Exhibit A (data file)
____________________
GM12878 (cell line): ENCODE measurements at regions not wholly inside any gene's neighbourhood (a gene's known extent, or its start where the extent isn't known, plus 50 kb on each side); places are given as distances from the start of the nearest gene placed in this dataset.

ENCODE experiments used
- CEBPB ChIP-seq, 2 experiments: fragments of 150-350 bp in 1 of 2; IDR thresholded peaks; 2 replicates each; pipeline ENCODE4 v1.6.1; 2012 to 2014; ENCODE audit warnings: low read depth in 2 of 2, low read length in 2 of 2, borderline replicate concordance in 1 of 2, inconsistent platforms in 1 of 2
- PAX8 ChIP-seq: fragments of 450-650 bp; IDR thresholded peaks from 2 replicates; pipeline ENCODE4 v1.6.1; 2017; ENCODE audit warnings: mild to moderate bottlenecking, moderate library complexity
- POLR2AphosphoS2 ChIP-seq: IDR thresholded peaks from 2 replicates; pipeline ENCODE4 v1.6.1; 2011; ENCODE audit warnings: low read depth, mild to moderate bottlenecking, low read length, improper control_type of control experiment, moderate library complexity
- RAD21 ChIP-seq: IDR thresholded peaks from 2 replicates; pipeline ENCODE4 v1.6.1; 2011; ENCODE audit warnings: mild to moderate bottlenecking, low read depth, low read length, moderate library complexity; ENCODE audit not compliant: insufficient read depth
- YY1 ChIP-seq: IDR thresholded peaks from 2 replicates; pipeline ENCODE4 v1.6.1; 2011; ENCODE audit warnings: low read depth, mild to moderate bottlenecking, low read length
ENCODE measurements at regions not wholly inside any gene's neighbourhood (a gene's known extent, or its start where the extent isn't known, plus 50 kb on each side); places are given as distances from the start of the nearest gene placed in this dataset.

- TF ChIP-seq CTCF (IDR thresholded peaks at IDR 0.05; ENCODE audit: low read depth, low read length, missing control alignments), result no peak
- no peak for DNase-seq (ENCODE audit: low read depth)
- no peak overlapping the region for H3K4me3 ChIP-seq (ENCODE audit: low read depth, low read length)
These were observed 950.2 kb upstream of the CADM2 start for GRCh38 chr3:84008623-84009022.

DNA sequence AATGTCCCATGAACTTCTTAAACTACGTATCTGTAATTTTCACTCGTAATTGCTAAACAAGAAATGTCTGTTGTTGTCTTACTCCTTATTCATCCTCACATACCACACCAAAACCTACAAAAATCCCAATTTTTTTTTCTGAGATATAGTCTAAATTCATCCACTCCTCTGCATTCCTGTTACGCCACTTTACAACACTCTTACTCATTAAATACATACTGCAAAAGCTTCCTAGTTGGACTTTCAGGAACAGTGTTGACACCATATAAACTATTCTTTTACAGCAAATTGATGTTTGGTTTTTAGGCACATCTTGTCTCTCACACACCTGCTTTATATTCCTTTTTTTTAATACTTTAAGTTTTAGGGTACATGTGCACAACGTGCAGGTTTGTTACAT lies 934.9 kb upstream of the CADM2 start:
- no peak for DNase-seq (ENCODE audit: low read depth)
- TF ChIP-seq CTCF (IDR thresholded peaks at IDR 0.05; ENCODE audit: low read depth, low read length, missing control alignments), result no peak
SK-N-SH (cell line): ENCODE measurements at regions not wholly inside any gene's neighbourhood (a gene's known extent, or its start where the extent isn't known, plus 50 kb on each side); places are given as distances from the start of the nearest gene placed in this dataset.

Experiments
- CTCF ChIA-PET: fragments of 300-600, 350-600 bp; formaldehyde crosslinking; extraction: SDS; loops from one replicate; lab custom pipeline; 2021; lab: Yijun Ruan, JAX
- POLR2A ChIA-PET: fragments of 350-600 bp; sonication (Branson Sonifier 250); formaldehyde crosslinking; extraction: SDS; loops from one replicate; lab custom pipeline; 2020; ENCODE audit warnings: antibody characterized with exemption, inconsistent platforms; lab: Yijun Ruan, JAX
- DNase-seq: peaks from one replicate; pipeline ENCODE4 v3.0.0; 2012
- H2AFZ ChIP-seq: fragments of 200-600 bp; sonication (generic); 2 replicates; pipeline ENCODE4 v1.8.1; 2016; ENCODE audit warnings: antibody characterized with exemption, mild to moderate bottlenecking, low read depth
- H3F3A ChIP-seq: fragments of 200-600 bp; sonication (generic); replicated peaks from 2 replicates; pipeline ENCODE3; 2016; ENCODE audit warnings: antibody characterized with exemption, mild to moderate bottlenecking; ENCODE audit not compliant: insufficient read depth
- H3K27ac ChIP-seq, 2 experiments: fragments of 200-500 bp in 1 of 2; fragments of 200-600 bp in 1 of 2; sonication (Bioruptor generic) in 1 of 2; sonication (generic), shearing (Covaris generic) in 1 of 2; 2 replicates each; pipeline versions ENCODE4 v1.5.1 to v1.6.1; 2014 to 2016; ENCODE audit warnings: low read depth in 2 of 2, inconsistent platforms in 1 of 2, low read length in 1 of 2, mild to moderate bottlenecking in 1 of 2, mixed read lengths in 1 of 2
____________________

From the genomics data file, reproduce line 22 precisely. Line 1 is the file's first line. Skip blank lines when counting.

- H3F3A ChIP-seq: fragments of 200-600 bp; sonication (generic); replicated peaks from 2 replicates; pipeline ENCODE3; 2016; ENCODE audit warnings: antibody characterized with exemption, mild to moderate bottlenecking; ENCODE audit not compliant: insufficient read depth